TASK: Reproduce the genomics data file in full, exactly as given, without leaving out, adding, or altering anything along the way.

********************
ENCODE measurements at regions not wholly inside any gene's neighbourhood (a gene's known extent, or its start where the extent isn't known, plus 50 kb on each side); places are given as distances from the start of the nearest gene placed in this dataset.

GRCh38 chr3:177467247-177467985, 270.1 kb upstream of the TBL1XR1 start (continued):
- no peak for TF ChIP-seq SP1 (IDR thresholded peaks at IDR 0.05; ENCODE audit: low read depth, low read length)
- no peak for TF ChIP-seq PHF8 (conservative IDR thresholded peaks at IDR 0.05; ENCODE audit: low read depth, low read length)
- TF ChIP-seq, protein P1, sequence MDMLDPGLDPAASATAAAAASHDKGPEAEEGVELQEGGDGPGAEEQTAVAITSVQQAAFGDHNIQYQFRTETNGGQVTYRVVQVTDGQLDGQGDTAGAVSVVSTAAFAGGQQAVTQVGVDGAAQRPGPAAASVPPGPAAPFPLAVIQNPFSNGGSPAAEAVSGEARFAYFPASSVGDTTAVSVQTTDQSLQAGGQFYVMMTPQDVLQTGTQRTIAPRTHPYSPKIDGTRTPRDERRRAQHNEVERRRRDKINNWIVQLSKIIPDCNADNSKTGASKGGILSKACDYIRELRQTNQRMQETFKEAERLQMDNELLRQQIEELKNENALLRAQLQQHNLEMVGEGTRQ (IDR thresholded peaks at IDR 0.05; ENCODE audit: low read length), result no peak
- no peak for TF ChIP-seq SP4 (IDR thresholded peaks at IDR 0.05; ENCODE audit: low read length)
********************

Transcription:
ENCODE measurements at regions not wholly inside any gene's neighbourhood (a gene's known extent, or its start where the extent isn't known, plus 50 kb on each side); places are given as distances from the start of the nearest gene placed in this dataset.

GRCh38 chr3:177467247-177467985, 270.1 kb upstream of the TBL1XR1 start (continued):
- no peak for TF ChIP-seq SP1 (IDR thresholded peaks at IDR 0.05; ENCODE audit: low read depth, low read length)
- no peak for TF ChIP-seq PHF8 (conservative IDR thresholded peaks at IDR 0.05; ENCODE audit: low read depth, low read length)
- TF ChIP-seq, protein P1, sequence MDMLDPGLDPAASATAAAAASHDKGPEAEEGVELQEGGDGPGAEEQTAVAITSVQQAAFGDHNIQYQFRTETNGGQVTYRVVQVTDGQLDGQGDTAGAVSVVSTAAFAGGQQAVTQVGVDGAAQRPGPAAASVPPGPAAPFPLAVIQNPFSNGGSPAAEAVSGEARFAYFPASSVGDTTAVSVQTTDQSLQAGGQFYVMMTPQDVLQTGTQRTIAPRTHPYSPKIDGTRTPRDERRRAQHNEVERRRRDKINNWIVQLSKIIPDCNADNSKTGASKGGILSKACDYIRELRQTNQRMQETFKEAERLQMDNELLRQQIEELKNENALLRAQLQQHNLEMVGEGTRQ (IDR thresholded peaks at IDR 0.05; ENCODE audit: low read length), result no peak
- no peak for TF ChIP-seq SP4 (IDR thresholded peaks at IDR 0.05; ENCODE audit: low read length)